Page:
Edinburgh Research Explorer

Partnerships for Public Engagement: Carbon capture and Storage Interactive

Project: Research

AcronymCCSI
StatusFinished
Effective start/end date1/02/0931/05/11
Total award£116,668.00
Funding organisationEPSRC
Funder project referenceEP/G02037X/1
Period1/02/0931/05/11

Description

The Carbon Capture and Storage interactive

In collaboration with the School of Engineering and the Scottish Centre for Carbon Storage, the FUSION outreach research group designed and built an interactive CCS model (CCSI), which demonstrates the CCS chain from removal of CO2 to injection. The desktop-sized interactive is built in three sections: a power station model, which produces a CO2-rich output; a working, two-column, vacuum-swing gas adsorption system, used to demonstrate the capture of the CO2 and the return of the cleaned flue gases; and a simulation of the transport and subsequent injection of the captured CO2 into a disused oil field.

The SCI-FUN Roadshow, which visits schools throughout Scotland, has used the CCSI as part of a science presentation describing current areas of research at the University of Edinburgh. The interactive has also been used at science festivals and other public events, both independently and as part of a show describing aspects of climate change.

The software and hardware design of the CCSI allows it to be demonstrated in a variety of different ways, according to the level of knowledge of the target audience. Furthermore, as a fully-functioning carbon capture system, the exhibit will also be available for research into characteristics of the adsorption process.

The interactive was produced in a Partnerships for Public Engagement project funded by the Engineering and Physical Sciences Research Council.

For further information about the CCS interactive exhibit, please contact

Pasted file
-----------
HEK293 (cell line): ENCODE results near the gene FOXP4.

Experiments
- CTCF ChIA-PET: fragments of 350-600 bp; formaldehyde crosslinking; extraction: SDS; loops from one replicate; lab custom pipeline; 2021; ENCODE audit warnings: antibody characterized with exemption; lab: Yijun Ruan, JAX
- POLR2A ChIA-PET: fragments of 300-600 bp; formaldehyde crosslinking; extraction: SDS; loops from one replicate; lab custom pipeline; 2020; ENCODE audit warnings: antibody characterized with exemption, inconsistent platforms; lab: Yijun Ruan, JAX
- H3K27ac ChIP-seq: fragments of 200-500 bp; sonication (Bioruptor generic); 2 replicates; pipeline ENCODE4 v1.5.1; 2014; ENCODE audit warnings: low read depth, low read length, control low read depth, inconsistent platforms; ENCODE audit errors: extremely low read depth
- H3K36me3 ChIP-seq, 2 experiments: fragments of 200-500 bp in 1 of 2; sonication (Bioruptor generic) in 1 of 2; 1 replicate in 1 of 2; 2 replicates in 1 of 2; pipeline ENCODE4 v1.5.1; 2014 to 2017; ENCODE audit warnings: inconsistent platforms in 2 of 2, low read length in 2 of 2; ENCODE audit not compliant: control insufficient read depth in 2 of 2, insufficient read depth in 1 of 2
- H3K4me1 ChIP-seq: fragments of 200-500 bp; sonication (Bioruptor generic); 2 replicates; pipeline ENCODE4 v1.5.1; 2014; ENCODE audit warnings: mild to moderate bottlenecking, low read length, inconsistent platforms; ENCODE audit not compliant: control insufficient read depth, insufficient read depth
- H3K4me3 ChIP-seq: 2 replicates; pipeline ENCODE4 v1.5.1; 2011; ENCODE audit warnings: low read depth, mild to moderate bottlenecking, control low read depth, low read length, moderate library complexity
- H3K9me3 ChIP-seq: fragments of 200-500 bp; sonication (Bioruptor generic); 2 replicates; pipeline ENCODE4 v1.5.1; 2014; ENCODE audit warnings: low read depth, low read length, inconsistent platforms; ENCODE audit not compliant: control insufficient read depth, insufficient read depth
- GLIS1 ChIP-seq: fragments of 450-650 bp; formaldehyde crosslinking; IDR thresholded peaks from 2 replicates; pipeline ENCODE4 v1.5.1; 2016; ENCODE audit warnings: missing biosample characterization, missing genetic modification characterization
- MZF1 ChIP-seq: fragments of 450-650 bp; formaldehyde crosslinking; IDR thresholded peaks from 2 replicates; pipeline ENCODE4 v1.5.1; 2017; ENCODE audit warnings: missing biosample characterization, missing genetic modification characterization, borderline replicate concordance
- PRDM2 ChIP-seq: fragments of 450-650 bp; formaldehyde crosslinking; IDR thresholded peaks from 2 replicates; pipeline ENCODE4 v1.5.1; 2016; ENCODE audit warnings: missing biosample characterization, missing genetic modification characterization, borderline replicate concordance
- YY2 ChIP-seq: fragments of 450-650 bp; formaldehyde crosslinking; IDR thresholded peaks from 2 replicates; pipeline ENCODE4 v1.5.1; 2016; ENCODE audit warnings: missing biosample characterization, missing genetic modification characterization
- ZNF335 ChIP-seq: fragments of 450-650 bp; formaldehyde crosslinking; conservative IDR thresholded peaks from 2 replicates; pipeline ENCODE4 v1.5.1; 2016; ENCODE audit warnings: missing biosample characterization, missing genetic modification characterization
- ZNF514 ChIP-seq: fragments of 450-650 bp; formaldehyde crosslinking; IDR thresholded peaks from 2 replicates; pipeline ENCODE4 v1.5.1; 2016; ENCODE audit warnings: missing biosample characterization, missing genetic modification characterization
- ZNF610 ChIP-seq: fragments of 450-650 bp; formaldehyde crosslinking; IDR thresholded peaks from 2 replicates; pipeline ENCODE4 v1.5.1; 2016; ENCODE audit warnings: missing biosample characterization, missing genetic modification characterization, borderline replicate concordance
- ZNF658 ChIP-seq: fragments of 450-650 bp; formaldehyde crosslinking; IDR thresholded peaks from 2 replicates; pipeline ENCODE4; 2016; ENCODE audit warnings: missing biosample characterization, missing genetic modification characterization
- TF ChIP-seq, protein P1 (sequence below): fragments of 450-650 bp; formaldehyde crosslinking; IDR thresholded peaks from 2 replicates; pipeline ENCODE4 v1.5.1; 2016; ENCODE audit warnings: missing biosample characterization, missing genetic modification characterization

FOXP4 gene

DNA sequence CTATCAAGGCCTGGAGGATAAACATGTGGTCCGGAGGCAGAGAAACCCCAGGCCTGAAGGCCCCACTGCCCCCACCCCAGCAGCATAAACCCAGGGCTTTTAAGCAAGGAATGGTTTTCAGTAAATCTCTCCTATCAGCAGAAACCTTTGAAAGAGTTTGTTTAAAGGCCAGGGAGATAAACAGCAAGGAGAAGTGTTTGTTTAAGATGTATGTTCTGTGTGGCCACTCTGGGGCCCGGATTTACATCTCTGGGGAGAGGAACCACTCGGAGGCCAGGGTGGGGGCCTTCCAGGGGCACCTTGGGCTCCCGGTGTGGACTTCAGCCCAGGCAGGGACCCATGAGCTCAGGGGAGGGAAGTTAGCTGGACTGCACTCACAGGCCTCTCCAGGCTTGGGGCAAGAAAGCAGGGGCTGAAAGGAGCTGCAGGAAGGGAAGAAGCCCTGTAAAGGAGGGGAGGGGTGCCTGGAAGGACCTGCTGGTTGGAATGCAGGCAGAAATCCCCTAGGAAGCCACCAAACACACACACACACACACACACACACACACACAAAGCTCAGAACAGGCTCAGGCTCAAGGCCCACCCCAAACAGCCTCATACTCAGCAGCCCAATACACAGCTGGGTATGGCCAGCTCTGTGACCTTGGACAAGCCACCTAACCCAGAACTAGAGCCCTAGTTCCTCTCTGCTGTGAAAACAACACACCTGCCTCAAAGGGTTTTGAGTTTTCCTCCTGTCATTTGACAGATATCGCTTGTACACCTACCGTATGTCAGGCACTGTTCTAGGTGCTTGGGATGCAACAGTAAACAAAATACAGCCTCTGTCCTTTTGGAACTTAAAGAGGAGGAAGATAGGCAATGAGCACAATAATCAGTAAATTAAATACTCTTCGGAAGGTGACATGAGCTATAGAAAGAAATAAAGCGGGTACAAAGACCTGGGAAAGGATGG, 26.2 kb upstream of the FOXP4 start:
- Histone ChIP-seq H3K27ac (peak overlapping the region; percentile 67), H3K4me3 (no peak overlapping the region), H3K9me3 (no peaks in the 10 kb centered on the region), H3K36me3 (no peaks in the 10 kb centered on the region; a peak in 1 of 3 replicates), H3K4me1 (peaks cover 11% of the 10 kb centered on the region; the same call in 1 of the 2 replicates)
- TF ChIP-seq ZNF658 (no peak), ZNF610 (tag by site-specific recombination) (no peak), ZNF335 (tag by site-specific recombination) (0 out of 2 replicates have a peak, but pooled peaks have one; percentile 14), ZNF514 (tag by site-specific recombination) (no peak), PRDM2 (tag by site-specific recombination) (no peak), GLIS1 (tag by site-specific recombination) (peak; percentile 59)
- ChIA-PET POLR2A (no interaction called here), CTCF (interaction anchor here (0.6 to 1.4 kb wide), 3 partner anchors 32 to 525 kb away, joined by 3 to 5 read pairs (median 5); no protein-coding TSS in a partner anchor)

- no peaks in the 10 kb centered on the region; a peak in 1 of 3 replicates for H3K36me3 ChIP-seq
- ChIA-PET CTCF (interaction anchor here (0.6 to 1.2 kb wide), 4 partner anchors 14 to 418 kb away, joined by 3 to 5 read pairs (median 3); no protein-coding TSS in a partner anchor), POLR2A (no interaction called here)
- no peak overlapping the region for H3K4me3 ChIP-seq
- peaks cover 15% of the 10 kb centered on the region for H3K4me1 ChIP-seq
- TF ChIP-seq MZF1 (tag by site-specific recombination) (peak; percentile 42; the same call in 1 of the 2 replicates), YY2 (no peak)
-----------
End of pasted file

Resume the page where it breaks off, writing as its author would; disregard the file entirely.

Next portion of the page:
Peter Reid, FUSION Manager, The University of Edinburgh, peter.reid@ed.ac.uk

Layman's description

The Carbon Capture and Storage interactive
In collaboration with the School of Engineering and the Scottish Centre for Carbon Storage, the FUSION outreach research group designed and built an interactive CCS model (CCSI), which demonstrates the CCS chain from removal of CO2 to injection. The desktop-sized interactive is built in three sections: a power station model, which produces a CO2-rich output; a working, two-column, vacuum-swing gas adsorption system, used to demonstrate the capture of the CO2 and the return of the cleaned flue gases; and a simulation of the transport and subsequent injection of the captured CO2 into a disused oil field.
The SCI-FUN Roadshow, which visits schools throughout Scotland, has used the CCSI as part of a science presentation describing current areas of research at the University of Edinburgh. The interactive has also been used at science festivals and other public events, both independently and as part of a show describing aspects of climate change.
The software and hardware design of the CCSI allows it to be demonstrated in a variety of different ways, according to the level of knowledge of the target audience. Furthermore, as a fully-functioning carbon capture system, the exhibit will also be available for research into characteristics of the adsorption process.
The interactive was produced in a Partnerships for Public Engagement project funded by the Engineering and Physical Sciences Research Council.
For further information about the CCS interactive exhibit, please contact
Peter Reid, FUSION Manager, The University of Edinburgh, peter.reid@ed.ac.uk

Key findings

• The project demonstrated an effective approach to engaging the public with carbon capture and storage research.
• We successfully brought together a team with the right expertise and skills to design and build an interactive Carbon Capture and Storage model (CCSI) which demonstrates the Carbon Capture and Storage chain from removal of carbon dioxide to injection underground.
• We showed that the Carbon Capture and Storage Interactive could be used effectively for engaging a range of public audiences when delivered in partnership with a professional science engagement team.
• We found that the Carbon Capture and Storage Interactive could be used as a starting point for discussion with the public, particularly teachers and pupils, about the future impact of Carbon Capture and Storage research.
• The responses to the evaluation showed that the Carbon Capture and Storage Interactive was effective in raising awareness of issues around the research, spurring general discussion about energy issues, increasing awareness and understanding of carbon capture and storage research and providing information on teachers views of the impact of the technology on future jobs.